The Oakland Department of Transportation (OakDOT) plans to introduce an electric bike lending library in the first quarter of next year, providing low-income residents an opportunity to borrow a set of wheels for faster and longer trips to jobs, transit, stores, and other destinations.
OakDOT was awarded $1 million in June as part of a statewide initiative — the Clean Mobility Options Voucher Pilot Program — to develop and launch zero-emission mobility projects that help residents overcome transportation challenges in their communities.
“The majority of Oaklanders want to bike more but are held back by barriers, including lack of access to bikes,” said Kerby Olsen, new mobility supervisor at OakDOT.
Oakland has been part of a regional bike-sharing system since 2017 that relies on standard pedal bicycles to help reduce car dependence. But those models can’t address every bike mobility need, including riders with disabilities or people transporting goods requiring the electric pedal assist.
OakDOT plans to use the funds to purchase 500 e-bikes, including cargo, folding, and adaptive models, to create the Oakland E-Bike Lending Library. It’ll make them available to low-income adults living in West and East Oakland, Chinatown, and Fruitvale for medium or long-term rental at low cost through existing bike shops.
E-bikes are increasingly embraced due to their efficiency and sustainability. U.S. e-bike sales totaled $546.7 million in 2020, up from $237.6 million the prior year, according to market research firm NPD Group.
For their part, transportation officials are investing in them to boost resources that improve quality of life and reduce air pollution and greenhouse gas emissions affecting vulnerable populations. A 2019 study by Portland State University researchers found that if 15 percent of car trips were made by e-bike, carbon emissions would fall 12 percent.
The idea for Oakland’s new library came from OakDOT’s 2019 bike transportation plan, “Let’s Bike Oakland,” Olsen said. It found that most Oaklanders want community programs that promote hometown efforts that encourage biking, support the local bicycling economy, and provide access to shared resources for needs such as bike maintenance.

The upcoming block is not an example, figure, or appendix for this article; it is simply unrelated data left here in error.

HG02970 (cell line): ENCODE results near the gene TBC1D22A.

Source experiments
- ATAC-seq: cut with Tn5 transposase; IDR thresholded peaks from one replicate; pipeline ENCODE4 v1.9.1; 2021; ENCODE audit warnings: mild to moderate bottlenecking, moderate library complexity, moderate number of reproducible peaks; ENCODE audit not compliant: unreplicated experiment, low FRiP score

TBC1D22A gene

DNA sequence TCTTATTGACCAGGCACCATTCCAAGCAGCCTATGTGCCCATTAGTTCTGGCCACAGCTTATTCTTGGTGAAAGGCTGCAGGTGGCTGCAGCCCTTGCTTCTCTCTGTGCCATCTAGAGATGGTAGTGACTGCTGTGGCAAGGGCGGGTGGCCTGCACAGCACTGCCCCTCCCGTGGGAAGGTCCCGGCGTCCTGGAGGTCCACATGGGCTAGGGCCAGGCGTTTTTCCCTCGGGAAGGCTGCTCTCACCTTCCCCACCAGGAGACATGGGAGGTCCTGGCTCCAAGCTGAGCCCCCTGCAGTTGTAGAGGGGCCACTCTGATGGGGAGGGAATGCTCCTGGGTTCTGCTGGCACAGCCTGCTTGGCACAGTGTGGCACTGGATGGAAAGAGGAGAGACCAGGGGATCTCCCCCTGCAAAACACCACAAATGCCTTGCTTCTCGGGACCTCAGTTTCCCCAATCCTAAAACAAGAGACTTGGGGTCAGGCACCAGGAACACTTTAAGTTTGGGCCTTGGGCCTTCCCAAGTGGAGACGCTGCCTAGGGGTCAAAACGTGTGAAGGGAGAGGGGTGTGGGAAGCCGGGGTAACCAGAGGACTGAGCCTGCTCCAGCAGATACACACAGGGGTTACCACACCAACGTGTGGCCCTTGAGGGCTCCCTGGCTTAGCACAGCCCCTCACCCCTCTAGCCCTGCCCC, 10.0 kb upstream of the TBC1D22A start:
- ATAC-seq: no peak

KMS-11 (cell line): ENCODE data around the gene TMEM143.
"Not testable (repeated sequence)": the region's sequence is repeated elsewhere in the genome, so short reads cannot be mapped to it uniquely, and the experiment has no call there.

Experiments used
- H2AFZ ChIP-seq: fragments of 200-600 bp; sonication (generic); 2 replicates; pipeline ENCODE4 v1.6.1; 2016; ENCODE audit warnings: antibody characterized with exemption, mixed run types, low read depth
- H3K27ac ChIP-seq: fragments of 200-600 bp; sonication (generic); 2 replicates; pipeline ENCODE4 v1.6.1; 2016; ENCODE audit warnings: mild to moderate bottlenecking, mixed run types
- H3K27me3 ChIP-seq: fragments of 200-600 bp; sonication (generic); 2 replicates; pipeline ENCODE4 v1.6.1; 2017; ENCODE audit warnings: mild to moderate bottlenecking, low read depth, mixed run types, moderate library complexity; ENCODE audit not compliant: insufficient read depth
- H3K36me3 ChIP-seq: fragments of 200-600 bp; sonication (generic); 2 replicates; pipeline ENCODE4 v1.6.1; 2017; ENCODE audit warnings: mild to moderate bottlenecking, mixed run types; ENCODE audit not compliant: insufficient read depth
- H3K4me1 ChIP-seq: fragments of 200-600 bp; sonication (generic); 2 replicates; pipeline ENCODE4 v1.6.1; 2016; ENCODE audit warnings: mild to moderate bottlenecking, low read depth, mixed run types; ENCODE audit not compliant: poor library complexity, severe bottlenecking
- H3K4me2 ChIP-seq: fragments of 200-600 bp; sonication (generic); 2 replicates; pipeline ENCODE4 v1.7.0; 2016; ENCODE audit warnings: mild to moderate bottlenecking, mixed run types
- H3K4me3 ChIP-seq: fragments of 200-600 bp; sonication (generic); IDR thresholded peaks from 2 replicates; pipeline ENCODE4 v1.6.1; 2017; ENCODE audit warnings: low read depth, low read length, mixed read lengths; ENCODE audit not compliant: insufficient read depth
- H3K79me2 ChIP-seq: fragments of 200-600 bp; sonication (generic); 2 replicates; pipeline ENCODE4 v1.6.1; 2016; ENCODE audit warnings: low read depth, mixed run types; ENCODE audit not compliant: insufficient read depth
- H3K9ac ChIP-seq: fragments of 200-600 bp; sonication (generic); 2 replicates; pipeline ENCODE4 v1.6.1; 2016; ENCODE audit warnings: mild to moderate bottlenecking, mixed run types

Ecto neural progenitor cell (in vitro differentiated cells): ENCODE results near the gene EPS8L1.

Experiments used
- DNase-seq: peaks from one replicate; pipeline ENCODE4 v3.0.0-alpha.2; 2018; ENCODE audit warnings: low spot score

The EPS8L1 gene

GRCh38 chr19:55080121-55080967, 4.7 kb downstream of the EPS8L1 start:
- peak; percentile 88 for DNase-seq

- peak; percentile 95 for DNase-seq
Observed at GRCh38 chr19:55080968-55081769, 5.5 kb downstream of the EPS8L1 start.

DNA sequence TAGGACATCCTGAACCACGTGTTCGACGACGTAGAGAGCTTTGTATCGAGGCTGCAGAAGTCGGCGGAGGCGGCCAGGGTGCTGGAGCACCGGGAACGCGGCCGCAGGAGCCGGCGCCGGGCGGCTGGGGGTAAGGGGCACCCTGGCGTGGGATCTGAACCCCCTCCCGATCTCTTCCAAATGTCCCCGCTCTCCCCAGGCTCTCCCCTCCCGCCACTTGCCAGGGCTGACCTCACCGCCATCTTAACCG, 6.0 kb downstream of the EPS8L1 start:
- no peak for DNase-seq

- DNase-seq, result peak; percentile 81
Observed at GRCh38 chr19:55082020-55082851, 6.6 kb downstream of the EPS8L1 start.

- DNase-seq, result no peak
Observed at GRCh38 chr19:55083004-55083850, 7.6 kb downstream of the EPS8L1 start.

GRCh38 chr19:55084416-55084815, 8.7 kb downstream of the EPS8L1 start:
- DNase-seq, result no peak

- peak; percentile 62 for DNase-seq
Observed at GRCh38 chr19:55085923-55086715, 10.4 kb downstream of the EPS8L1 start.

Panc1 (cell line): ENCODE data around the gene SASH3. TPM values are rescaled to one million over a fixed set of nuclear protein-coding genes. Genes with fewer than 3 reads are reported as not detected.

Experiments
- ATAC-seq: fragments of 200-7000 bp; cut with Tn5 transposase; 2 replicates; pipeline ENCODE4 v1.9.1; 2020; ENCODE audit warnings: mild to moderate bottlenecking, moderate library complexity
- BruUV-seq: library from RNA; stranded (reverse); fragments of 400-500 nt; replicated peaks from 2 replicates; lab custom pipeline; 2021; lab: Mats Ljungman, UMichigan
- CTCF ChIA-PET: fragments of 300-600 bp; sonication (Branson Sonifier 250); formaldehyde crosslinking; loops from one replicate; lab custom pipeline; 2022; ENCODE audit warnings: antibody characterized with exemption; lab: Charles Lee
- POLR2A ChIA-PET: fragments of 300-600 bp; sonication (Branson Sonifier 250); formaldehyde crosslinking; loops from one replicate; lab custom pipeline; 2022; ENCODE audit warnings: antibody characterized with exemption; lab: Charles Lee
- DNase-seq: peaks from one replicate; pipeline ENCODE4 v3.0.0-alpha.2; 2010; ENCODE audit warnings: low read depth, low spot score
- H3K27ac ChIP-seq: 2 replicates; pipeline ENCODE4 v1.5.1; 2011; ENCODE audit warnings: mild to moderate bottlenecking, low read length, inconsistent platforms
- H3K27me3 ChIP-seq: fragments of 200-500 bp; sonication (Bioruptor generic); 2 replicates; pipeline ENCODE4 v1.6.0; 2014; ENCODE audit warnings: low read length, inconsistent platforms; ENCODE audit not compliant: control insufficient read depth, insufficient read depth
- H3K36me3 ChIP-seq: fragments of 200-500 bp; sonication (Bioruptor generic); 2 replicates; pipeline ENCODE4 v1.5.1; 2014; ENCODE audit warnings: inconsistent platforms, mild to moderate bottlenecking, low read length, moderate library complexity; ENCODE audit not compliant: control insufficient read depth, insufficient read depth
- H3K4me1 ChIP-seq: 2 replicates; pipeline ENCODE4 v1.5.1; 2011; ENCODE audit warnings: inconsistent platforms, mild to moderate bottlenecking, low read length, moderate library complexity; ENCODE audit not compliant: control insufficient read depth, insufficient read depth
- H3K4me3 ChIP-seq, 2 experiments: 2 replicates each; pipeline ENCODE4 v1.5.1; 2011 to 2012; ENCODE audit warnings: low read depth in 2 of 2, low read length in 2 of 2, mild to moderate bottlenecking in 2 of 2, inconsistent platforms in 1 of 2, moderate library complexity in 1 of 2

OakDOT is working with GRID Alternatives Bay Area, an Oakland nonprofit group that provides renewable energy programs in underserved communities, to roll out the e-bike lending library.
GRID is helping to purchase the e-bikes, as well as locks, helmets, and lights. It’s also handling other logistics like subcontracting with about a half dozen bike shops in Oakland’s disadvantaged communities where riders can check bikes in and out. Oakland’s e-bike lending library also will have electric scooters in circulation.
Bike shops will “be the customer face of the program and provide the maintenance on the bikes,” Olsen said. He added that they’d help fit people to the appropriate bike, provide them a helmet and lock, and demonstrate how to ride and secure bikes.
Outside the region, Denver transportation officials launched a similar e-bike lending initiative on August 7 aimed at helping essential workers. “It’s a balance to get bikes into the hands of people that need and use them while making sure they’re protecting the asset at the same time,” said Eric Herbst, assistant director of Denver-based Northeast Transportation Connections (NETC). The nonprofit organization manages Denver’s e-bike libraries.
Denver’s program, which launched August 7, is part of a partnership with two community-based organizations that will house 10 bikes apiece at their respective libraries. Being built by FattEBikes in Denver, the bikes will be free to check out for about a week at a time, Herbst said.
Riders “have to bring it back after a week, and if bikes are available, they can swap it out,” Herbst said.
Each bike’s GPS is recharged upon return. The GPS helps with navigation, aids in recovery if a bike is stolen, and provides data to policymakers about the number of miles logged. The Climate Protection Fund, run by Denver’s Office of Climate Action, Sustainability and Resiliency (CASR), invested in the e-bike lending program to help reduce climate change impacts like poor air quality.
“It’s a new thing for the City of Denver and we’re hoping to learn a lot” from the newly launched library projects,said Mike Salisbury, transportation energy lead at CASR.
While OakDOT and GRID are still working on Oakland’s e-bike lending specifics, Olsen said he envisions an experience in which residents will use an online platform to make bike reservations. They also could call GRID directly. GRID will then distribute bikes to the shops based on demand.
Riders will pay to check out e-bikes, although the exact pricing structure isn’t yet determined. Factors such as income or neighborhood could determine the rate, Olsen said. Community outreach planned for this fall will offer a chance for residents to provide input on cost and the maximum time for bike check out.
In the meantime, there isn’t a local apples-to-apples e-bike rental rate comparison, although San Francisco-based transportation company Lime does rent e-scooters in Oakland. It offers residents who qualify for federal or state subsidies a 70 percent discount off standard rates through its Lime Access program, according to Lime spokesman Jacob Tugendrajch. The standard cost is $1 to unlock a scooter and 36 cents per minute thereafter.
Outside of renting, certain price cuts could compel some people toward purchasing their own bikes. Like electric vehicles, e-bikes come with incentives. For example, qualifying Bay Area residents can ditch their old car for a $7,500 grant to purchase an e-bike through the state’s Clean Cars for All Program, according to the Bay Area Air Quality Management District’s website.